Oliver Twist | Study Guide

Charles Dickens

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Oliver Twist | Chapters 37–38 | Summary

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Summary

Chapter 37

Mr. Bumble has been married to the former Mrs. Corney for two months, and things are not going well. He is depressed over the loss of his status as a beadle, disappointed in the material goods that came to him upon his marriage, and decidedly henpecked. Even the paupers know his wife rules the roost and have lost all fear of him. One day he takes refuge in a pub, where he meets a stranger in a long cloak. The stranger wants to know what has become of Oliver's birth nurse, and Mr. Bumble tells him she died in the winter but he knows a woman who might tell him more. The man tells Mr. Bumble to bring her to him the next evening. Mr. Bumble rushes after him to ask his name; it is Monks.

Chapter 38

The Bumbles make their way to a rundown neighborhood near the river, where they meet with Monks. His brusque disdain intimidates even Mrs. Bumble at first. But she recovers and won't part with her information about Oliver until she's paid 25 pounds in gold. Monks pays, and Mrs. Bumble tells her story: Mrs. Thingummy took something from Oliver's mother's dead body but died before she could say more. In her hand was a pawnbroker's ticket, and Mrs. Bumble redeemed it for a locket. Inside were two locks of hair, a wedding ring, the inscription "Agnes," and a date one year before Oliver's birth. She gives these things to Monks, who drops them in the river.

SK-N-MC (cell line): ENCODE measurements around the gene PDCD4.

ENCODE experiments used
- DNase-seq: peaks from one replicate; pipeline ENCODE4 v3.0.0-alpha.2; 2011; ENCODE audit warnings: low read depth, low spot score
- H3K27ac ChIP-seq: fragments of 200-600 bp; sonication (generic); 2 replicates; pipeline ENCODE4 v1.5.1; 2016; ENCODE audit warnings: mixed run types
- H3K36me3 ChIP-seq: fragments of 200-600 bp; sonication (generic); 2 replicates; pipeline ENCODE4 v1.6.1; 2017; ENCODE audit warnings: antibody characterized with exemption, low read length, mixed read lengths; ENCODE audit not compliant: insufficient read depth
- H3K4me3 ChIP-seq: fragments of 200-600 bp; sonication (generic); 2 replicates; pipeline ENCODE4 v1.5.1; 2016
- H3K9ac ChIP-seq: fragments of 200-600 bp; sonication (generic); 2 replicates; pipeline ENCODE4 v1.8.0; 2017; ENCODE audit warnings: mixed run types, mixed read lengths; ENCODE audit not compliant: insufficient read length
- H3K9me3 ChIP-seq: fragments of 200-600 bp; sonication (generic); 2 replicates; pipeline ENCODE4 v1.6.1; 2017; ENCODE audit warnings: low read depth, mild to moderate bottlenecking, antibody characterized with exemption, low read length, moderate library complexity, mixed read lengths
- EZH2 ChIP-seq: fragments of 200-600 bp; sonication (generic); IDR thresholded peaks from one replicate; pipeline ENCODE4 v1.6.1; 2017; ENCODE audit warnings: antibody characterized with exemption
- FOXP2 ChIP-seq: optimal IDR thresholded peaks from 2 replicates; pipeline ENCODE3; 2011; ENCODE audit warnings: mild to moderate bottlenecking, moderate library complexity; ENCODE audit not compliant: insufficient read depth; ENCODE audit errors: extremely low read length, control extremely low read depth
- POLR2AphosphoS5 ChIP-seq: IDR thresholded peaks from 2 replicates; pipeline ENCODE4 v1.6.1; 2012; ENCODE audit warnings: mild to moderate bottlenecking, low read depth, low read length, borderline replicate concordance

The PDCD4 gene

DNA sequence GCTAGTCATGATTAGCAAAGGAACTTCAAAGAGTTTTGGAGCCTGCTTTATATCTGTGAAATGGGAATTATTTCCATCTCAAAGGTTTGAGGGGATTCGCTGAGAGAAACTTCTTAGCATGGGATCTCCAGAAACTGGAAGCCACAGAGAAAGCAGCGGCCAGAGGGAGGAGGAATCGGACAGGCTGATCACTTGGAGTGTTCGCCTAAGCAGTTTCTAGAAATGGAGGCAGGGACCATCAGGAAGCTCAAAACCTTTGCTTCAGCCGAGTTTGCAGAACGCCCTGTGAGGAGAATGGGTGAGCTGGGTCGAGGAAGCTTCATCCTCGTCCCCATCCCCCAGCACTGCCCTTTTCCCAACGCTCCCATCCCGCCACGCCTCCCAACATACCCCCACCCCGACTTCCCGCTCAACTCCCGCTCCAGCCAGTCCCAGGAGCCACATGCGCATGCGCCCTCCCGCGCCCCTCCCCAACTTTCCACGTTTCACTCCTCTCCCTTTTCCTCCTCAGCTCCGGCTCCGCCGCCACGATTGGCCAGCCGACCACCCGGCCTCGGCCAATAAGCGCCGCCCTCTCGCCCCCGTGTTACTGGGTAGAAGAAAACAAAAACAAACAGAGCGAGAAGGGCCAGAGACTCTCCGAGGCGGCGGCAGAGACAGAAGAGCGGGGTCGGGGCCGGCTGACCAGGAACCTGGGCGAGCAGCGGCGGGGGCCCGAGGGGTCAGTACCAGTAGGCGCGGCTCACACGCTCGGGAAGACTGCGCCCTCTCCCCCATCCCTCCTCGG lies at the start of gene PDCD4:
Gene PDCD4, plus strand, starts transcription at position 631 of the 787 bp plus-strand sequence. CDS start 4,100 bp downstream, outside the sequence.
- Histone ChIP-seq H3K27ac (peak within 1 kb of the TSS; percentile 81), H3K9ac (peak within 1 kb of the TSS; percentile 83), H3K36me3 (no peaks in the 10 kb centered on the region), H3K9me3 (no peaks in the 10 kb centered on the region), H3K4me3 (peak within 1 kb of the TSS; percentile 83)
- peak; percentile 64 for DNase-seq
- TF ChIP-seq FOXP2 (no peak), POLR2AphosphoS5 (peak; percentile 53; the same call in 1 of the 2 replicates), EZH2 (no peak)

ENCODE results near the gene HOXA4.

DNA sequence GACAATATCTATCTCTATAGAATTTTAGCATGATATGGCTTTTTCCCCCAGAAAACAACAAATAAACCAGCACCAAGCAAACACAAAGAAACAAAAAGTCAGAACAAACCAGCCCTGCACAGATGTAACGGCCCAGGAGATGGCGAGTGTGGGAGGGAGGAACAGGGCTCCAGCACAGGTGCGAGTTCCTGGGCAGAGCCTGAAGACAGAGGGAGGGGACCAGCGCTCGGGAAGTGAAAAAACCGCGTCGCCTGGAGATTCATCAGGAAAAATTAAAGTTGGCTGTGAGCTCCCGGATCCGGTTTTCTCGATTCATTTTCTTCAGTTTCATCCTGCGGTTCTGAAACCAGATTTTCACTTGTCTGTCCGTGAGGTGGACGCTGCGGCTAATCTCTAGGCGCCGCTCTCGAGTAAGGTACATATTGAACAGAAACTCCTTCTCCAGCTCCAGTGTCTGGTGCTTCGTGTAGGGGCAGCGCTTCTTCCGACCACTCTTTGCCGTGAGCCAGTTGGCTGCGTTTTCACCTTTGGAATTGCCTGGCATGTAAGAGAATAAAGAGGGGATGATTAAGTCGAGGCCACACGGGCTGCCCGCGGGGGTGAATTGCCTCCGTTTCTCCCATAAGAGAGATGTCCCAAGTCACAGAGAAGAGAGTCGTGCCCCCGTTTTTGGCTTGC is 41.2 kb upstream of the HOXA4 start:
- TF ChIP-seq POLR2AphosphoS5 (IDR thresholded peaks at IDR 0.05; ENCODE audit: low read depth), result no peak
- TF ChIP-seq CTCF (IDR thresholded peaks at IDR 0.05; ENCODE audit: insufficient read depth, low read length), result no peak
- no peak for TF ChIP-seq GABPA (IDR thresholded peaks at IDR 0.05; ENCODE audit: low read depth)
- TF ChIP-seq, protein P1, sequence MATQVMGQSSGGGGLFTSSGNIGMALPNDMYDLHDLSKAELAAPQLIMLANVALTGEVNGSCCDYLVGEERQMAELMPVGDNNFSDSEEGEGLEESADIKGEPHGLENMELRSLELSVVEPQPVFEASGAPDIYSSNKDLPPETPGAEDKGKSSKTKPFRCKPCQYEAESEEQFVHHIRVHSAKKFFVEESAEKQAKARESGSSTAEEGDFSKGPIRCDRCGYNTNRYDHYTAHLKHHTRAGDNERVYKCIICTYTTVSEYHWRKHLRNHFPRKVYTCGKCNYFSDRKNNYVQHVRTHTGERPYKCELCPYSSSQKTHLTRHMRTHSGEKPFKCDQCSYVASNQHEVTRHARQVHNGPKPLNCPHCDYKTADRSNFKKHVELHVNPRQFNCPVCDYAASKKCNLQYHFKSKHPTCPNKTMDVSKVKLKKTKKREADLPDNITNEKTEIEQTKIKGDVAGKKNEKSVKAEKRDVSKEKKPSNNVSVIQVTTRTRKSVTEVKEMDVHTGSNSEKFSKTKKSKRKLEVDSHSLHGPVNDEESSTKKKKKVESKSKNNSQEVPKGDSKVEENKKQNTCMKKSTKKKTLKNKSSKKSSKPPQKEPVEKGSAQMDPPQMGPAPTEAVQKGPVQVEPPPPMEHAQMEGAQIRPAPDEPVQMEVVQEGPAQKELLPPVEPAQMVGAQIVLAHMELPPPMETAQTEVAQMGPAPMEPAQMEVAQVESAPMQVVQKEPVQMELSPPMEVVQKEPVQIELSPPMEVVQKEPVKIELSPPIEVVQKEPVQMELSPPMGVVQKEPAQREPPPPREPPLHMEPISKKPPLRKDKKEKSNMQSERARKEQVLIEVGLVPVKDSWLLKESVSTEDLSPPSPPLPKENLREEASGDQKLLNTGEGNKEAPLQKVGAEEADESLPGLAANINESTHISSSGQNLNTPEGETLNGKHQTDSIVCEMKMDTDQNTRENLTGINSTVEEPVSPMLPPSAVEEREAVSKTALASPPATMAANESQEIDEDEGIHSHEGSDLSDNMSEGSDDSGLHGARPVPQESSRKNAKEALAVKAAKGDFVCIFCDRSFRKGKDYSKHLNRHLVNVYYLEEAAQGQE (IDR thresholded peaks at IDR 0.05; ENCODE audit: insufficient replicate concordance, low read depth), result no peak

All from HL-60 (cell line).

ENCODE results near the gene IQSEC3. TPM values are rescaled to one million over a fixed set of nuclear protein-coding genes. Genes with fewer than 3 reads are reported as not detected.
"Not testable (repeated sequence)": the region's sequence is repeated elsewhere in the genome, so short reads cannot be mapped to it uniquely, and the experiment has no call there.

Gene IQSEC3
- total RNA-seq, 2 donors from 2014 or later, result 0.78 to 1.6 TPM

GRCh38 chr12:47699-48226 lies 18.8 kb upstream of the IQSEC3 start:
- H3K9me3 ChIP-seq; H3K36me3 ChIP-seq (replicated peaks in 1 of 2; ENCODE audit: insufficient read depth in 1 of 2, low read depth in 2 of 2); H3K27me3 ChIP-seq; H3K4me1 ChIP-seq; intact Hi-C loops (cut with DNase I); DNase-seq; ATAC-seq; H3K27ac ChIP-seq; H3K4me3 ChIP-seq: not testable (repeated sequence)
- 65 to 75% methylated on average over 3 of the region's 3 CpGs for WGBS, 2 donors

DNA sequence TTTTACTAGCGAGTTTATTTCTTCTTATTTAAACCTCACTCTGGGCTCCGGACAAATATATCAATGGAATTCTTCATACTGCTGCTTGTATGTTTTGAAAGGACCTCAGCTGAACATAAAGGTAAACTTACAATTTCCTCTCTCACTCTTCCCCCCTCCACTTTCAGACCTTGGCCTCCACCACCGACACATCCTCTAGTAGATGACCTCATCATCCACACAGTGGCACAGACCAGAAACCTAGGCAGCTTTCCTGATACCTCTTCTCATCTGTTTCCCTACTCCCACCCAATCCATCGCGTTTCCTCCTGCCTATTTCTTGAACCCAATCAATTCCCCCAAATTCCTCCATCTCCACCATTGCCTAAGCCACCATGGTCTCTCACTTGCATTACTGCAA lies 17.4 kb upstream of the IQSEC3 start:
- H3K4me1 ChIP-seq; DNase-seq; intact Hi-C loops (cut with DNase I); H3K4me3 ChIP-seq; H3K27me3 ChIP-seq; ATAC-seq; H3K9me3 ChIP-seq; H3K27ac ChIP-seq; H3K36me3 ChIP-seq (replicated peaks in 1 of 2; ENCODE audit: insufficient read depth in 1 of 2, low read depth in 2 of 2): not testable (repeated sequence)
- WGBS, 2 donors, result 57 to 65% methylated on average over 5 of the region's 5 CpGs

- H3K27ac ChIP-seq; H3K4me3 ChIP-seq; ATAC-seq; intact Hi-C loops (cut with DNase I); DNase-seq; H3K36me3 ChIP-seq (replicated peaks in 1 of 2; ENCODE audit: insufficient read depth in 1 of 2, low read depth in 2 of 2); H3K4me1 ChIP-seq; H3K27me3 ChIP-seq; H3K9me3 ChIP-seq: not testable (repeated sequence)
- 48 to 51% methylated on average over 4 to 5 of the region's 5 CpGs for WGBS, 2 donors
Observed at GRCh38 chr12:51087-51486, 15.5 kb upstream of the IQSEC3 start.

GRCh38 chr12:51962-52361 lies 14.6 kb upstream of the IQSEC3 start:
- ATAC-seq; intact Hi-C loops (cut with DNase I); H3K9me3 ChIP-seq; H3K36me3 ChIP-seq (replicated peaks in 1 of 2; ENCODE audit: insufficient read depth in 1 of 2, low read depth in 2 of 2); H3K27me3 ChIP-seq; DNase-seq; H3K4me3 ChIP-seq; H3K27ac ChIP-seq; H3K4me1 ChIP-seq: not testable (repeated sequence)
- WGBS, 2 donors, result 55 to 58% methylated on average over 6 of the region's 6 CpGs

Analysis

Chapter 37 offers some comic relief. As Dickens points out, Mr. Bumble has always been a bully, and it is satisfying to see him get his comeuppance, not only from his wife but also from the pauper women. Soon, however, the comedy is over as Bumble enters a public house and meets an unexpected but—to readers—familiar character. Monks's extensive knowledge about the nurse at Oliver's birth and about Mr. Bumble makes him seem an even greater threat and deepens the mystery surrounding Oliver's true identity.

Monks pays Mrs. Bumble 25 pounds in gold, the pound being the basic unit of currency in England. At that time the pound coin was made of gold and was known as a sovereign, reflecting the fact that the coins were traditionally stamped with the monarch's image. Although paper money—called notes—had long been in use in England, recent economic instability had made people uncertain that the notes would be honored. And how much was 25 pounds worth? It would have paid a typical lower middle–class rent for a year.

While Oliver Twist was being serialized, Fagin was referred to "the Jew" throughout. But while he was editing the first book version of Oliver Twist, Dickens received a letter from a Jewish acquaintance who pointed out that his constant use of this term was a "great wrong" to Jews. The first 38 chapters had already been typeset and could not be changed. Still Dickens removed almost all mention of "the Jew" from the remaining chapters.

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